As part of a continuous improvement process, the International Association for Strategy Professionals (IASP) in 2019 invested in a precise research initiative to understand and define what strategy professionals actually do and the competencies that are required.  Once the research was completed, IASP’s Certification Commission updated the Association’s two certification exams to align with these newly crafted competency statements, describing the work of strategy professionals

IASP’s new and improved content outlines for both the Strategic Planning Professional (SPP) and Strategic Management Professional (SMP) certifications centered on four required domains of competence and 10 subdomains of the strategic planning and management process. 

IASP – SPP/SMP Certification Domains and Subdomains

  Domain 1:  Engagement

       A. Culture of Strategy Management & Agility

       B. Planning Team Expectation

  Domain 2:  Strategy Formulation

       A. Internal and External Environmental Scan

       B. Strategy Design and Formulation

  Domain 3:  Preparation for Strategy Transformation

       A. Alignment of the Organization Design with Strategy

       B. Alignment of Operations with Strategy

       C. Operational Planning for Implementation

  Domain 4:  Strategy Execution, Governance, and Evaluation

       A. Strategy Execution and Transformation

       B. Governance and Decision Making

       C. Strategic Performance Management

Across all domains is an implicit requirement that strategy professionals possess strong facilitation skills. Strategic planning and management facilitators are called upon to fill an impartial role helping planning teams and organizations become more effective. A strategic planning facilitator acts as a process guide to create a balance between participation and results.

When facilitation is done effectively, team members are energized to become engaged and actively support decisions made by the team.  This critical benefit often leads to more innovative solutions and tangible results.  When everyone involved feels like they are part of the solution, they collectively begin to think and act on what is best for the organization.  These strong cultural attributes create a safe space to constructively resolve conflicts and challenges that inevitably arise while executing the strategy.

Far too often, the role of the facilitator is undervalued by those sponsoring the strategy-setting process. In order to bring the importance of this role to life, we should compare it to the notion of a “critical friend,” a concept originally defined in 1993.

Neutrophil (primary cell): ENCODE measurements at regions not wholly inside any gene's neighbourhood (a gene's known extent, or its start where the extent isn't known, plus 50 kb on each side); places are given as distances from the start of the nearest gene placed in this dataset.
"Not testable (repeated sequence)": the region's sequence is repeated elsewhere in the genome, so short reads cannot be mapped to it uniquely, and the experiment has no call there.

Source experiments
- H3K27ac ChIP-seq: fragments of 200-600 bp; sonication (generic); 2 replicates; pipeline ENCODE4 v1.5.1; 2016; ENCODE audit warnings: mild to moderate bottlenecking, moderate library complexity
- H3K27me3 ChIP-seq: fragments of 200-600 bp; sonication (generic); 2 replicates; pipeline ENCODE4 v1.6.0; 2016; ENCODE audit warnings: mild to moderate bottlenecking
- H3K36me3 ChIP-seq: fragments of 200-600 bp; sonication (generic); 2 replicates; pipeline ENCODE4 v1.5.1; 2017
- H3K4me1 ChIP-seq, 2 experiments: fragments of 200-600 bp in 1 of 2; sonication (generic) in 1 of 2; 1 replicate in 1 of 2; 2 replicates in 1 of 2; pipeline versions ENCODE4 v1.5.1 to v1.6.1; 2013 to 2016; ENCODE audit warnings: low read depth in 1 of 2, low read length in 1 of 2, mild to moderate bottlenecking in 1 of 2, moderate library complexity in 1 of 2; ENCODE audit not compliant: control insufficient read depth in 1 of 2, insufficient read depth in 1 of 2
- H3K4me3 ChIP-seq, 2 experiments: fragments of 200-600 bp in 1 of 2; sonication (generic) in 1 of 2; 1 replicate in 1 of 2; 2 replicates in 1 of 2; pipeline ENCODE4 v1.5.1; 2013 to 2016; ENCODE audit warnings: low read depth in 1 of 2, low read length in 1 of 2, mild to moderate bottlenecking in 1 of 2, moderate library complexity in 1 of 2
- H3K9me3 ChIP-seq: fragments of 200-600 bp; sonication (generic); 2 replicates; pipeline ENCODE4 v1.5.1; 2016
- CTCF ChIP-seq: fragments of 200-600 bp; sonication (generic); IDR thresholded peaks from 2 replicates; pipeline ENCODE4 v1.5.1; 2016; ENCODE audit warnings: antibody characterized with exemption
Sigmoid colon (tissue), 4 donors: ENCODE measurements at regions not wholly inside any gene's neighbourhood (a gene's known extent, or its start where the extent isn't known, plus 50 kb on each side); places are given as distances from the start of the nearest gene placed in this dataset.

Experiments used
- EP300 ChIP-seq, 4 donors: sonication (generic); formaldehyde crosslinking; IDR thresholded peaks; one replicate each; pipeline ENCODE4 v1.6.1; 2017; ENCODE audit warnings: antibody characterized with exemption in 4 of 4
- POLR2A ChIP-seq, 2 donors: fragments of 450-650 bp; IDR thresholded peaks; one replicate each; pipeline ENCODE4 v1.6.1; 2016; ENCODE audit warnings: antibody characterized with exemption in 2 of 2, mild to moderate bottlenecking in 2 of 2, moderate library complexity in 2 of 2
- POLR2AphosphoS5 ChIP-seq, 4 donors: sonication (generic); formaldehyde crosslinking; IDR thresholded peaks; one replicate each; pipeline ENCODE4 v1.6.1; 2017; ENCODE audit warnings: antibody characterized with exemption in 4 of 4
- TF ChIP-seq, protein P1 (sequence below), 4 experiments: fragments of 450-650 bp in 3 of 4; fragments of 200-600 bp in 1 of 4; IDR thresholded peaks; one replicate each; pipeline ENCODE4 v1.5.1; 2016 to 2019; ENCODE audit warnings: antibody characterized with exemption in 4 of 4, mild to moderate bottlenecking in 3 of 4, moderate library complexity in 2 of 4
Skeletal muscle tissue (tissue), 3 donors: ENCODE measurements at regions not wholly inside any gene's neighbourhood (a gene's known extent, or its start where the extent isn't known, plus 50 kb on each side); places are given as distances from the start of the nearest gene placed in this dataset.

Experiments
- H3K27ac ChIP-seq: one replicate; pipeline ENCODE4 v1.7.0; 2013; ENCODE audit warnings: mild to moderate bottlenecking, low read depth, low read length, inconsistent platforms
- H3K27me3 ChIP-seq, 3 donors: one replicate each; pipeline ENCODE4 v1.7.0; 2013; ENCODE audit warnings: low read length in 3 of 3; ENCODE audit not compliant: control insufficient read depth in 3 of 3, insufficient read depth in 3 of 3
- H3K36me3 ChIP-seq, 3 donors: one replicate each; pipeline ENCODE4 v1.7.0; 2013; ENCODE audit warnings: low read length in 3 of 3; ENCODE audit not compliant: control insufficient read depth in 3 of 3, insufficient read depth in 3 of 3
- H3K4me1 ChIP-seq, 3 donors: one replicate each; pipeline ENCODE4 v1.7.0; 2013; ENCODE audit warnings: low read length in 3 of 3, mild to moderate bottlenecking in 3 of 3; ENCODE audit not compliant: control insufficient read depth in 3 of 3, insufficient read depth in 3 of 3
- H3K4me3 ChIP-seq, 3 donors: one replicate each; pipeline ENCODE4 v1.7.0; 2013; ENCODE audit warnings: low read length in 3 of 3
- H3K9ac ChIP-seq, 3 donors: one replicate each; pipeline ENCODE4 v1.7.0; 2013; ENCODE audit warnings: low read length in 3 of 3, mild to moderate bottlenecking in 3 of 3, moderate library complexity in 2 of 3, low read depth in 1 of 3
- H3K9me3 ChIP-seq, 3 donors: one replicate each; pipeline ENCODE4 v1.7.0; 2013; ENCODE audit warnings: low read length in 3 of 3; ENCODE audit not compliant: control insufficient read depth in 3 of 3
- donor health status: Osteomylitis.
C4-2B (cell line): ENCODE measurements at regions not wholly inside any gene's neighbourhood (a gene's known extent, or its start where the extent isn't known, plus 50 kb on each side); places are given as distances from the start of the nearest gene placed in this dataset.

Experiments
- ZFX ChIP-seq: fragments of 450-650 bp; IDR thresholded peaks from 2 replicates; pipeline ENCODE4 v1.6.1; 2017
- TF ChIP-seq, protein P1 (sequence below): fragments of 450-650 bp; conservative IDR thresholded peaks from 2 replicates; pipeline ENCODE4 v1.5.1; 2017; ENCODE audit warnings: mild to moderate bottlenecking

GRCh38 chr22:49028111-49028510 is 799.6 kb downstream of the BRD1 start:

“A critical friend can be defined as a trusted person who asks provocative questions, provides data to be examined through another lens, and offers critiques of a person’s work as a friend. A critical friend takes the time to fully understand the context of the work presented and the outcomes that the person or team is working toward. The friend is an advocate for the success of that work.”   (Costa, A. and Kallick, B. “Through the Lens of a Critical Friend”. Educational Leadership 51(2) 1993.)

Becoming an effective facilitator requires a keen ability to listen for what is being said by each member of the team. An effective facilitator also listens for what is not being saidand potentially leaving important matters unaddressed. It is vital to bring these matters into discussion, including differing points of view, for all to hear.

Effective facilitators must also possess the ability to deal with conflict. This characteristic develops and strengthens over time as the facilitator accrues first-hand experience in the trenches dealing with conflict. 

In every situation, the facilitator must be able to recognize and manage multiple complex issues and topics simultaneously, often requiring the ability to arbitrate or mediate more specific issues. In all cases, the facilitator must have the ability to create and maintain a non-threatening environment for constructive engagement to occur.

A helpful resource is The IAF Handbook of Group Facilitation, published by the International Association of Facilitators in 2012.  This handbook provides an overview of the field for new and aspiring practitioners and a reliable reference for experienced strategic planning and management facilitators.

Interested in learning more? Read about our Mastering Strategy: Strategic Management Performance System Certification Program here.

LBL Strategies Team